Former EPA administrator Lisa Jackson comments on new gig at Apple, Greenpeace calls hire a ‘bold move’

Apple-and-the-environment
Lisa-P-JacksonFollowing Tim Cook’s announcement last night that former EPA administrator Lisa Jackson would be joining Apple to head up environmental responsibilities, Greenpeace has issued a statement calling the hire “a bold move” that could “make Apple the top environmental leader in the tech sector”:

“Apple has made a bold move in hiring Lisa Jackson, a proven advocate with a track record of combating toxic waste and the dirty energy that causes global warming, two of Apple’s biggest challenges as it continues to grow,” says Greenpeace’s Senior IT Analyst Gary Cook.  ”Jackson can make Apple the top environmental leader in the tech sector by helping the company use its influence to push electric utilities and governments to provide the clean energy that both Apple and America need right now.”

Apple has come under pressure from Greenpeace a few times in recent years and at one point accused the company of powering its iCloud service with ‘dirty coal energy.’ Last year Apple dropped to No.6 in the organization’s 18th annual Guide to Green Electronics due to lack of transparency on a number of environmental related issues including GHG emission reporting, clean energy advocacy, and further information on its management of toxic chemicals.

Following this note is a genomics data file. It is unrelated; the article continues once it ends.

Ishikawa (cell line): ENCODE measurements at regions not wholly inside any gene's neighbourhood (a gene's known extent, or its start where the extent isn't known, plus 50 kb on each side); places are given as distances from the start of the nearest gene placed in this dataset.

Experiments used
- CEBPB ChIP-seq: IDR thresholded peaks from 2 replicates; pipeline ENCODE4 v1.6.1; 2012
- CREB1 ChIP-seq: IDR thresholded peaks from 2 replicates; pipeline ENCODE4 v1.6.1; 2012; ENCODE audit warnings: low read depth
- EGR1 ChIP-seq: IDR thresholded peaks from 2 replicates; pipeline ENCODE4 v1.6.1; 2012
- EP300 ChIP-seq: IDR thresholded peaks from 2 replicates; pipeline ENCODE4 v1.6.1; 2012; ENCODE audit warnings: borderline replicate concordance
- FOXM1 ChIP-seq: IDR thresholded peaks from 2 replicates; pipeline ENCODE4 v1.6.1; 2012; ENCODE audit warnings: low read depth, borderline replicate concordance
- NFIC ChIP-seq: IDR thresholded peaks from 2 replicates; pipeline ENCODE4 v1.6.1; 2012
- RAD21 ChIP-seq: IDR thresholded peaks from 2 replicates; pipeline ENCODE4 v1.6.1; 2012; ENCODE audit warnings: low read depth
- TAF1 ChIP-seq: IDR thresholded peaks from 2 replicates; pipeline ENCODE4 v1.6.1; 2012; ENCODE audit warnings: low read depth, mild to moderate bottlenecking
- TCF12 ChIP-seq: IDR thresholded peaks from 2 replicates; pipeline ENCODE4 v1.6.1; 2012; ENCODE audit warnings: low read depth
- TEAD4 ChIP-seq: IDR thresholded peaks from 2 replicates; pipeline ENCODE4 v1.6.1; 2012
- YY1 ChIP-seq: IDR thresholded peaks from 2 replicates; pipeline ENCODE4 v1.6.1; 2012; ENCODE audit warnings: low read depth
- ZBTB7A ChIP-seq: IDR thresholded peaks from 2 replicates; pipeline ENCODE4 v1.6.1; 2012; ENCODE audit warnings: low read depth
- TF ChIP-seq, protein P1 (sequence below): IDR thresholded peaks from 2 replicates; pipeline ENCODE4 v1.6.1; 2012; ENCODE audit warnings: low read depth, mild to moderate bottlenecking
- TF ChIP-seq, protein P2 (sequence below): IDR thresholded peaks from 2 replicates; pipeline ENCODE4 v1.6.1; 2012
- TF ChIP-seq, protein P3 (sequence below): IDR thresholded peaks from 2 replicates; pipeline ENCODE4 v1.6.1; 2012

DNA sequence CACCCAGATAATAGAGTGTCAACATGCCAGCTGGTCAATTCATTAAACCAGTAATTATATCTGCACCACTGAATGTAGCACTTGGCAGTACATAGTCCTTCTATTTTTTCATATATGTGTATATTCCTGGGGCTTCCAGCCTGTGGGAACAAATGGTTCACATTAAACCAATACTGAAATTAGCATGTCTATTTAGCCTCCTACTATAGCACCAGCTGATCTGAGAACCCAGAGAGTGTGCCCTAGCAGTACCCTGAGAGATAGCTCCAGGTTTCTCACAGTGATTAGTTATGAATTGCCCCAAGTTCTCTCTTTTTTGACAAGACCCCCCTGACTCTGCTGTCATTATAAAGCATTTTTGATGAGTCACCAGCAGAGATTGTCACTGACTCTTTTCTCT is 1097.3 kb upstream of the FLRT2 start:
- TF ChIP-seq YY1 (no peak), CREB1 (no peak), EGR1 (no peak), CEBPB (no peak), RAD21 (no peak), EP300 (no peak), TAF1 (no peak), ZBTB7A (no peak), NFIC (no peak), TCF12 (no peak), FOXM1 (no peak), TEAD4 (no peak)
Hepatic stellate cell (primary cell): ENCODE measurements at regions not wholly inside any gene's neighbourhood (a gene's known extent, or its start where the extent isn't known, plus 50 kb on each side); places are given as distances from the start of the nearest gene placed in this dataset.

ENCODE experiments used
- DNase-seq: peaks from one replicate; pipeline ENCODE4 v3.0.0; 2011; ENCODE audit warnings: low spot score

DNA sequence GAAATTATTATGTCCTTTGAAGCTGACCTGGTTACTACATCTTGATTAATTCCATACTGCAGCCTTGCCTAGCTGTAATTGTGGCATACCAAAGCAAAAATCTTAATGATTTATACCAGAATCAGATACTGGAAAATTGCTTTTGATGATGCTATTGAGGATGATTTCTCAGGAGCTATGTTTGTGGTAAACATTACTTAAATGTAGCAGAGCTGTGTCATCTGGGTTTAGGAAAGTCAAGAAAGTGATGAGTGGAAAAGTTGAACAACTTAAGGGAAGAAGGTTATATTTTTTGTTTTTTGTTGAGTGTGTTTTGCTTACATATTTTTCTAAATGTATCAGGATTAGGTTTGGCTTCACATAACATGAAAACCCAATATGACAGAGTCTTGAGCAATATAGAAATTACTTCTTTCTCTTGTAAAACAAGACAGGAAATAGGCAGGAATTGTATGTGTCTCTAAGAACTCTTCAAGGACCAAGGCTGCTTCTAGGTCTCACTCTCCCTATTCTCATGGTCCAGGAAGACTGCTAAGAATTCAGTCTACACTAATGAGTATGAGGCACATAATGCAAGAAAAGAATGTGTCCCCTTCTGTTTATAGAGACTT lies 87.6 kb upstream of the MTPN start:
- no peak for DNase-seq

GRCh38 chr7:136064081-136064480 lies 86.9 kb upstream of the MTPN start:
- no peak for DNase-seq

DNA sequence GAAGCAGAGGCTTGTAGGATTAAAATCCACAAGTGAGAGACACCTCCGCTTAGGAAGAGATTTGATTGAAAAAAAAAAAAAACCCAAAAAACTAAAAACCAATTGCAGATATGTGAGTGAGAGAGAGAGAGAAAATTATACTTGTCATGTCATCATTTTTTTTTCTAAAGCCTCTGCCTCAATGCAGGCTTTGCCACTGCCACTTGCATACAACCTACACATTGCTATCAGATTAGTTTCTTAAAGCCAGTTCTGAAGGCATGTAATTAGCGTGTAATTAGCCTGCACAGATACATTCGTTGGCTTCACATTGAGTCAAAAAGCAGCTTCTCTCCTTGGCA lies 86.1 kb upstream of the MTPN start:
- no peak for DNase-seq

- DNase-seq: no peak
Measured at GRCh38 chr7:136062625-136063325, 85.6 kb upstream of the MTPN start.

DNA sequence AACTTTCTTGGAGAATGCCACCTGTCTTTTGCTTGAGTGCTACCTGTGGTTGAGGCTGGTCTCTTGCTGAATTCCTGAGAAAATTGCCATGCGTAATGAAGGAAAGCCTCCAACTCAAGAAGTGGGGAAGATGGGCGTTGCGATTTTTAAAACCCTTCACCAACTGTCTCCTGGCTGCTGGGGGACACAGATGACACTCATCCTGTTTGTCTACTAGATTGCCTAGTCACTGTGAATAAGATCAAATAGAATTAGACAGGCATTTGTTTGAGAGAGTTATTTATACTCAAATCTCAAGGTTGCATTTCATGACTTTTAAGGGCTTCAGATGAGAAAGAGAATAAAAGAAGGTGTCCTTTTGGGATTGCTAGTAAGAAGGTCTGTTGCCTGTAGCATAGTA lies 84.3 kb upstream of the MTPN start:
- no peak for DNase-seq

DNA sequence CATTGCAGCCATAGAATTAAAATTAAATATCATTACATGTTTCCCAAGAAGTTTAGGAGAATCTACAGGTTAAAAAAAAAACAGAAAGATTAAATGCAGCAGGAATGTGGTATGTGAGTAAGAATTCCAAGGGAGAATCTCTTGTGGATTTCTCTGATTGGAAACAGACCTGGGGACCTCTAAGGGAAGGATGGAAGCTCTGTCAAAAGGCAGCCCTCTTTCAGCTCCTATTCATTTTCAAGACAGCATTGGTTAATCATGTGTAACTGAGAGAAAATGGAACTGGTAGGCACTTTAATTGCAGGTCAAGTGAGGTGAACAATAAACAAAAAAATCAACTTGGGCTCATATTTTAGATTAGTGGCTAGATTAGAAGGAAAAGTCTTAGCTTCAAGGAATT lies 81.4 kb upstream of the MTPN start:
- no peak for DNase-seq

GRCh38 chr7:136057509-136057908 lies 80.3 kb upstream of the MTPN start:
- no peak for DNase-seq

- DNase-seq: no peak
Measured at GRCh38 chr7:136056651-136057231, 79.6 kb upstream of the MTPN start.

Jackson said she is “thrilled to be joining the team” and to continue Apple’s commitment to the environment in a statement to Politico following Cook’s announcement (below): Read more

Tim Cook discusses taxes before Tuesday’s visit to Congress: ‘Apple does not funnel domestic profits overseas’

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Yesterday Politico reported that Tim Cook will appear before Congress next week to testify in a hearing regarding how the company is handling its overseas finances and domestic taxes, and today Politico has published a brand new interview with the Apple CEO.

Tim Cook and Apple tend to avoid any public discussion aside from comments during quarterly earnings calls, but it seems the company is on a PR offense leading up to next week’s public hearings.

“We don’t have a large presence in Washington, as you probably know, but we care deeply about public policy and believe creative policy can be a huge catalyst for a better society and a stronger economy.”

Cook went on to defend Apple against any accusations that may come its way next week.

“I can tell you unequivocally Apple does not funnel its domestic profits overseas. We don’t do that. We pay taxes on all the products we sell in the U.S., and we pay every dollar that we owe. And so I’d like to be really clear on that.”

The Apple CEO also noted the company’s $100 million project to produce a Mac line in the United States this year, which the company says will add jobs to the economy. Read more